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College Readiness

Report: Students Accepted to College Still Unprepared for Higher Ed

Report: Students Accepted to College Still Unprepared for Higher Ed 

An investigation by the Hechinger Report has found that most colleges enroll "many" students who aren't prepared for higher education. The organization, which does journalism on public education, found that among 209 two- and four-year colleges across the country, more than half of incoming students had to take remedial courses in math or English. The study examined 2014-2015 data from 911 schools in total, almost all of which accepted students who then required extra help before they were ready to tackle a "full load of college-level, credit-bearing courses."

The report stated that remediation rates are difficult to compare among states because they all use different cutoff scores to decide who must take the classes. However, according to Hechinger, Maine leads the way with 49 percent of all first-time students requiring remedial classes, followed by New Jersey, where 46 percent of students do.

The percentages are higher for recent high school graduates and at community colleges. Fifty-nine percent of new graduates in Tennessee needed remedial education; 58 percent of Nevada students did. The report said that "more than two-thirds" of first-time students enrolling in Arkansas' two-year colleges required remedial classes in 2014, and about 60 percent of those in Massachusetts and Tennessee did.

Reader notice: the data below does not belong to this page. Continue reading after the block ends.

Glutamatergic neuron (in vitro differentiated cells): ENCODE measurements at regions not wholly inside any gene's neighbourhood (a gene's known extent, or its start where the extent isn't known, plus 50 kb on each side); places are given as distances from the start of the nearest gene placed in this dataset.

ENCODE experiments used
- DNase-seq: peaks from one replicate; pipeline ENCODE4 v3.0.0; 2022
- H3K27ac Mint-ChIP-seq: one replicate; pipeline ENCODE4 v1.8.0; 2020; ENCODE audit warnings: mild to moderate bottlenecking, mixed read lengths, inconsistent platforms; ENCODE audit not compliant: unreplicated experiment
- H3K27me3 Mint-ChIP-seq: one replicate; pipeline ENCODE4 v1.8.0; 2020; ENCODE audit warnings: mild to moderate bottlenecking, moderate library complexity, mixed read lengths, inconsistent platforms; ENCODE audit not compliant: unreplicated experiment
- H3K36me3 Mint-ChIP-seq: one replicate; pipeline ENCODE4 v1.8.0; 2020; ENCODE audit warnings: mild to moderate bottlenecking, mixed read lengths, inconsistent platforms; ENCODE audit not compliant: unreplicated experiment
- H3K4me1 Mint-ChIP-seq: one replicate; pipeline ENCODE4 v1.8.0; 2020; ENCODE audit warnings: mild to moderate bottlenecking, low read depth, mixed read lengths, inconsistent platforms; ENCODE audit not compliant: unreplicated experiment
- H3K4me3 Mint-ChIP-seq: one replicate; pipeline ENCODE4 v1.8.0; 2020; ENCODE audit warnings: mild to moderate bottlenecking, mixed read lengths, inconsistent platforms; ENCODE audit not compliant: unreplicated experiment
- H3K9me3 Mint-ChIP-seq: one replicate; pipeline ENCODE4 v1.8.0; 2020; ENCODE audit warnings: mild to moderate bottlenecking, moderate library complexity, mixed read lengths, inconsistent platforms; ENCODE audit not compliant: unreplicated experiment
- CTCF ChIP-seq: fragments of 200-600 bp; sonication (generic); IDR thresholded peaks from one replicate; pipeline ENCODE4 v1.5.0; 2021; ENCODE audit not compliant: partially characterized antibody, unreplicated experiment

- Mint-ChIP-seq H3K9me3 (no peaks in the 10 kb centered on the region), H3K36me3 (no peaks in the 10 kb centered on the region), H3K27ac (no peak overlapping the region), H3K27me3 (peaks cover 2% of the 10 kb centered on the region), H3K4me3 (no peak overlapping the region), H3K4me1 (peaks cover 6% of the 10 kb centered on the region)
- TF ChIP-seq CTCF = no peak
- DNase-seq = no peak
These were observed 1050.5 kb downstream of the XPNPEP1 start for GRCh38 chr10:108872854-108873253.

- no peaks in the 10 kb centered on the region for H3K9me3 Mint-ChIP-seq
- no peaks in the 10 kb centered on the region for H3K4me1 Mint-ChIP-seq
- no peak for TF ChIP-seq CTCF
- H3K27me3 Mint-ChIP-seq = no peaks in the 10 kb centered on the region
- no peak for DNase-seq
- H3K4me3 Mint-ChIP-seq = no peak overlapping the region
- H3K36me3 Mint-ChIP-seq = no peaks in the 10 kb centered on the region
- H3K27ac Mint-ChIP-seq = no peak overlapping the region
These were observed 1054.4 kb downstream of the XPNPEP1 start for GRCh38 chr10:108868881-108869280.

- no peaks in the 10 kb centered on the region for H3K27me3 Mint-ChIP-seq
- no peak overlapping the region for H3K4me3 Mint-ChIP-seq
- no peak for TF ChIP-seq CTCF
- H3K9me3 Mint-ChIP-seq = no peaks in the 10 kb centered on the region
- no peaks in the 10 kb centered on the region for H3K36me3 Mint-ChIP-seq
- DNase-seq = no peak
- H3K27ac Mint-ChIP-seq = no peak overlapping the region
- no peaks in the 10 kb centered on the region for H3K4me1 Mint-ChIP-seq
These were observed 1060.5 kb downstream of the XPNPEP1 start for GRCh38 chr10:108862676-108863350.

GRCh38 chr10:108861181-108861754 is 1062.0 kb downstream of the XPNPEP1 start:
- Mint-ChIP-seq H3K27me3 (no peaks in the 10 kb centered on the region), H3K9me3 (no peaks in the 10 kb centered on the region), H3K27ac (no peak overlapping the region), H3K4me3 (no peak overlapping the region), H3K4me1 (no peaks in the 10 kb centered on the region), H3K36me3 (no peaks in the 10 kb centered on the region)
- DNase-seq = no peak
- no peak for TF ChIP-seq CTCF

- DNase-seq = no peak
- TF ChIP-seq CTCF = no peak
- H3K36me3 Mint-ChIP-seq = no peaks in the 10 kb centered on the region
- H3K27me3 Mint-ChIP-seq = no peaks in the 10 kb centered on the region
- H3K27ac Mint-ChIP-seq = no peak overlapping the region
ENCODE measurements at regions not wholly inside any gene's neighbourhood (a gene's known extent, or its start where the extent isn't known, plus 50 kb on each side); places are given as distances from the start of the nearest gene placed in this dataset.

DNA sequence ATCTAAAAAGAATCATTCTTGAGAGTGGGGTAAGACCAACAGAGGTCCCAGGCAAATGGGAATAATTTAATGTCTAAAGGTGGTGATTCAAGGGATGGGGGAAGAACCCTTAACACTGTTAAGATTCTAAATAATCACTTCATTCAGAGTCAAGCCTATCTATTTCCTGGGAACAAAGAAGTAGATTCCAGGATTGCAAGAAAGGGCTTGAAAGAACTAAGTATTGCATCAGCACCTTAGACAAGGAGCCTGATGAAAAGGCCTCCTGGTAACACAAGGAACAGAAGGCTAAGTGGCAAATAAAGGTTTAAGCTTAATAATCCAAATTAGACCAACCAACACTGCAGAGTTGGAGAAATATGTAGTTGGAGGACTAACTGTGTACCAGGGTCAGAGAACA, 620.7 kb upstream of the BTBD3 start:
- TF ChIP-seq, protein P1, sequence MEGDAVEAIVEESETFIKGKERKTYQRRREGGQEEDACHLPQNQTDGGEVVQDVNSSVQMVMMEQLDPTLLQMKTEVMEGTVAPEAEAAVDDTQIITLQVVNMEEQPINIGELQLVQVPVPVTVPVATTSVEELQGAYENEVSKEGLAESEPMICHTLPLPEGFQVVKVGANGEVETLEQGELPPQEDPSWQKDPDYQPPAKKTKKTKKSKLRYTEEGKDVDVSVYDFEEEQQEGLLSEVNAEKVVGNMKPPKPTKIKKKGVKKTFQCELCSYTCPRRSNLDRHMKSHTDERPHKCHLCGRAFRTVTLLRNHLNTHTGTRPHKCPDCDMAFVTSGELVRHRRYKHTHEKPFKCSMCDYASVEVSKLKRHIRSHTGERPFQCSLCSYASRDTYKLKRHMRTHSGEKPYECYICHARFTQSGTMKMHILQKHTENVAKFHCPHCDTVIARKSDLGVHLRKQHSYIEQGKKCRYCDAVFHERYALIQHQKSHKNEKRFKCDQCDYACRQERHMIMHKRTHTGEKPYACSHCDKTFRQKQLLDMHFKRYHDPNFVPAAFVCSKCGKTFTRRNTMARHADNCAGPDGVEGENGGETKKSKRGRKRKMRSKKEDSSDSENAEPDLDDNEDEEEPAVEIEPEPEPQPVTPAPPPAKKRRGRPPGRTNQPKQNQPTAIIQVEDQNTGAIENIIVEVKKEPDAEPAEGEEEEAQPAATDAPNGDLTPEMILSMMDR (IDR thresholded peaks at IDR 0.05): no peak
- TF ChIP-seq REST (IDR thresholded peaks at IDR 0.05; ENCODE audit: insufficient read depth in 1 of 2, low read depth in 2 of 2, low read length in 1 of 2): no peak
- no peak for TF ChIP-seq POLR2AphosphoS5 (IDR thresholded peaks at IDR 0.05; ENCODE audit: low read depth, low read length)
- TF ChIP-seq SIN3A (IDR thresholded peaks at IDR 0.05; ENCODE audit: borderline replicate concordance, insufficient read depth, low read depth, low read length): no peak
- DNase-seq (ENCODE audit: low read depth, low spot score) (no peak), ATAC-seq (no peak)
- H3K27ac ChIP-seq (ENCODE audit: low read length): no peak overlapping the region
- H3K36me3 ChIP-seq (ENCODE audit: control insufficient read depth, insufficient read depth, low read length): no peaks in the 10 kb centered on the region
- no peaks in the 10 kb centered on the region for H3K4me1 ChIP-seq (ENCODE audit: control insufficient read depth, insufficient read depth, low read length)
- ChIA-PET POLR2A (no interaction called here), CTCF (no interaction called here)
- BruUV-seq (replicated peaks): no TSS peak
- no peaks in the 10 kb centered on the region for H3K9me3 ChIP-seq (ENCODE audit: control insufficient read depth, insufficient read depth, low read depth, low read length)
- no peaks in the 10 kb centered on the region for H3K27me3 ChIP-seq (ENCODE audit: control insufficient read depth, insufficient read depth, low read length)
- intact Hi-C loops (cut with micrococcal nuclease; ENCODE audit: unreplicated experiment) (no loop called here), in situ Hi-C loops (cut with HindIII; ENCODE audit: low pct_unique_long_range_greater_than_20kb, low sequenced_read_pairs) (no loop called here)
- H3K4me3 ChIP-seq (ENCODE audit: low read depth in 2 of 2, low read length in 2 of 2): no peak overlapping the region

Interestingly, the same analysis also showed that remediation rates have been dropping in most states by small amounts, as states have adopted the Common Core standards in K-12 intended to align what's expected of high school graduates to be college-ready.

Those outcomes are problematic for two main reasons: First, it's a "financial drain" to the tune of $7 billion a year for students, colleges and taxpayers, the report explained. Second, and more importantly, research has found that students who take remedial classes often don't move into courses that lead to earning credits for a degree. Many never bother completing their remedial programs either.

To counter the high numbers, colleges are trying several approaches. Several are working with their local "feeder" school districts to identify people in high school who aren't ready for college math or English and trying to bring them up to snuff before graduation, with some measure of success. For example, Hechinger found that the proportion of students arriving from high school between 2011 and 2014 who needed remedial instruction dropped from 69 percent to 59 percent under such efforts.

Another approach is to try shorter stints of remediation. Baltimore City Community College, as one example, shrunk the length of some remedial courses from 16 weeks to 12 or eight. They're also shifting to open educational resources for those classes to reduce the cost to students of doing remediation.

The same school is experimenting with just-in-time remediation, in which an instructor teaches college-level courses and then spends time immediately after the classes with students who need extra help to focus on problem areas.

While these kinds of efforts "take considerable time and energy" as well as more money, administrators are finding the outlay worthwhile. The report quoted CCBC President Sandra Kurtinitis, who noted, "It's an expense we incur gladly.... It's really an investment in retaining students who are now prepared at the college level."

About the Author

Dian Schaffhauser is a former senior contributing editor for 1105 Media's education publications THE Journal, Campus Technology and Spaces4Learning.

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